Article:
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UK police tell parents to check if their kids use Linux or Discord because it means they could be hackers

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The day when open-source operating systems/apps, especially those based on the mainline Linux kernel, come under a smear campaign that it takes a while for authorities to properly react to – surely must be some kind of a sad milestone moment on the web – the very same web which these days depends on, and runs on that very technology.

But – the message from British law enforcement seems to be – “don’t let your kids use it.”

As Gareth Illmann-Walker and some of his followers said on Twitter – the list might also be considered as a handy summary of where a clever kid using the web these days should actually look to get themselves started safely and securely (“except Discord” – of course).

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Meanwhile, a screenshot shows a list of “problematic” software and services allegedly compiled by UK’s National Crime Agency (NCA) and Regional Organized Crime Unit (ROCU) in West Midlands. Except they don’t bring it up as anything positive to share.

“If you see any of these on (your kids’) computer, or have a child you think is hacking, let us know so we can give advice and engage into positive diversions,” says the poster.

“Discord is a popular communication platform often used to share hacking tips,” the police said.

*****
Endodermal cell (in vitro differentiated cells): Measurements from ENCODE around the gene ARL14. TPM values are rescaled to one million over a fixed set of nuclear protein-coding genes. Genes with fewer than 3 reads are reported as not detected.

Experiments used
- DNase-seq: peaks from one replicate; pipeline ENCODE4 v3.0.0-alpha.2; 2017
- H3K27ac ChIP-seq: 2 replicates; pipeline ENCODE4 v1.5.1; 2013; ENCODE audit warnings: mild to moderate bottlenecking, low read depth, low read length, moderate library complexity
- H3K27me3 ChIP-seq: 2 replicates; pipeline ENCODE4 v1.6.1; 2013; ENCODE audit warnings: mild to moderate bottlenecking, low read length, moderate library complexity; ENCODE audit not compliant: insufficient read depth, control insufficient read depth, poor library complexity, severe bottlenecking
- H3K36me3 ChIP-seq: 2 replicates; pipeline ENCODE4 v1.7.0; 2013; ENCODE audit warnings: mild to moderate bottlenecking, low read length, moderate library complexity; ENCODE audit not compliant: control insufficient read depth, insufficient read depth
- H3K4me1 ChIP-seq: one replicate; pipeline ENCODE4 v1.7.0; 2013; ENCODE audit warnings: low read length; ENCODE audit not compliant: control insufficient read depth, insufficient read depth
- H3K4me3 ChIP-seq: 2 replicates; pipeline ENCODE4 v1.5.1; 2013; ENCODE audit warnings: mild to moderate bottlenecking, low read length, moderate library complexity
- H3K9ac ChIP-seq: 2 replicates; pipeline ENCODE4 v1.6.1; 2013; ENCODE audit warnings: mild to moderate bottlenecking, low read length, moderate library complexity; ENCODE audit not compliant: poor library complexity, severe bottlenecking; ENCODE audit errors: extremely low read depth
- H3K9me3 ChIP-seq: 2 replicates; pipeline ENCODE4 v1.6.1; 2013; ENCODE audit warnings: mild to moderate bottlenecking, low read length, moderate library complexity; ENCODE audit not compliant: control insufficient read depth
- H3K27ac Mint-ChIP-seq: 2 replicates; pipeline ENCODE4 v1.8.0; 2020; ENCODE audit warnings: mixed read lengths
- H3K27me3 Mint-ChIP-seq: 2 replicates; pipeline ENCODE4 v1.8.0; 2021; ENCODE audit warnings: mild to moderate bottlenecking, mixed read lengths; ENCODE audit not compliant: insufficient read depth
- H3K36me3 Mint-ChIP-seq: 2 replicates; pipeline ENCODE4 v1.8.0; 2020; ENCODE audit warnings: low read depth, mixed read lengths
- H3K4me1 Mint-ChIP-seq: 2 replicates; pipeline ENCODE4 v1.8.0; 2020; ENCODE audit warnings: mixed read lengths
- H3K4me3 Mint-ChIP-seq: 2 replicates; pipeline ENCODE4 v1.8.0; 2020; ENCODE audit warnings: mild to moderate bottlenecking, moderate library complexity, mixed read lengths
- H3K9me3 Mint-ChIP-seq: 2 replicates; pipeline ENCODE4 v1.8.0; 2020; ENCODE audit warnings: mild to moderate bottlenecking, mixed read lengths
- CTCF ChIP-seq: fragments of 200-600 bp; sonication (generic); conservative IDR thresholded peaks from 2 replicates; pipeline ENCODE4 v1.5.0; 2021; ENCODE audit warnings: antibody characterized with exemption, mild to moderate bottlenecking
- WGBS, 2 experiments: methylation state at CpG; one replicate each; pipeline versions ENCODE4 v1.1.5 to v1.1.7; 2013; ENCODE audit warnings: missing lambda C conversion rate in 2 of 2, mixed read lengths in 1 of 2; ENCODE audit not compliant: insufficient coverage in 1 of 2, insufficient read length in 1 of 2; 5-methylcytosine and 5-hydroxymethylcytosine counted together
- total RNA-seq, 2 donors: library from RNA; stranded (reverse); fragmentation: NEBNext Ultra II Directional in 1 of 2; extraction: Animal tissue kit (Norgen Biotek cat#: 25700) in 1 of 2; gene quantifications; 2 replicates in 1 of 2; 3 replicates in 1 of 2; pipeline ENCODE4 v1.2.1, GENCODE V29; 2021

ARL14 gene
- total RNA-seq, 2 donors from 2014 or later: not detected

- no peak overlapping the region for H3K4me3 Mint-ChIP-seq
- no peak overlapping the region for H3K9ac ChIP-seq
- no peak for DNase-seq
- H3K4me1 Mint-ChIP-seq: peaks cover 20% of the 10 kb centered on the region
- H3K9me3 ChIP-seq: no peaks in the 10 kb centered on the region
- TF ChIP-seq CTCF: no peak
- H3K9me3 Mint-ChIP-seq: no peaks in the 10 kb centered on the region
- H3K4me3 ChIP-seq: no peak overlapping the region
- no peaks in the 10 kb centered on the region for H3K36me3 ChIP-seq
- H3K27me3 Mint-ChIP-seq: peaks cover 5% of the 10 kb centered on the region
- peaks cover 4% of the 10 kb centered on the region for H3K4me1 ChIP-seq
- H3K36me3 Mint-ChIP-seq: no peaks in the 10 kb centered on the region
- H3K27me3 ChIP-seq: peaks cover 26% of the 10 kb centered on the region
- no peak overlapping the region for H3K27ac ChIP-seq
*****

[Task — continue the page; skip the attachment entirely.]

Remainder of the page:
But as Gareth Illmann-Walker said – obviously, other than Discord – this is actually a fine list indeed, not just for those only starting on the web, but for anyone valuing their own safety, security, privacy, and freedom out there.

There’s the Tor browser, virtual machines, Kali Linux – a veritable pen test authority – WiFi Pineapple, and Metasploit.

And, as ZDNet eventually reported, UK’s NCA announced it had nothing to do with what the report said was “a misleading poster designed to put fear into the hearts of parents and urge them to call the police if their children are using Kali Linux.”

Although being a Linux distribution made for “ethical hacking” – penetration testing and digital forensics – Kali could hardly be any more of an open or safe book – it’s based on the 26-year-old giant of Linux kernel-based free and open source distributions, Debian – with the entire ecosystem nowadays powering pretty much the entire backend of the world wide web.

(In other words – it’s a great idea to let your kid learn, and use Linux – it will make them that much more employable in the future.)

But after reporting about NCA’s reaction, ZDNet had this update from WMROCU (the West Midlands Regional Organized Crime Unit):

“This poster was produced to raise awareness among teachers, parents, and guardians to help them advise children how to stay safe online. The poster highlighted some of the digital tools their children might be using at home.

The software mentioned is legal and, in the vast majority of cases is used legitimately, giving great benefit to those interested in developing their digital skills.

However, as with any software, it can also be misused by those with less legitimate intentions. The purpose of this poster was to provide a quick reference guide to the range of software available, so those with parental responsibility for children and young people can start up a conversation about the safe and legal use of computers and technology.”

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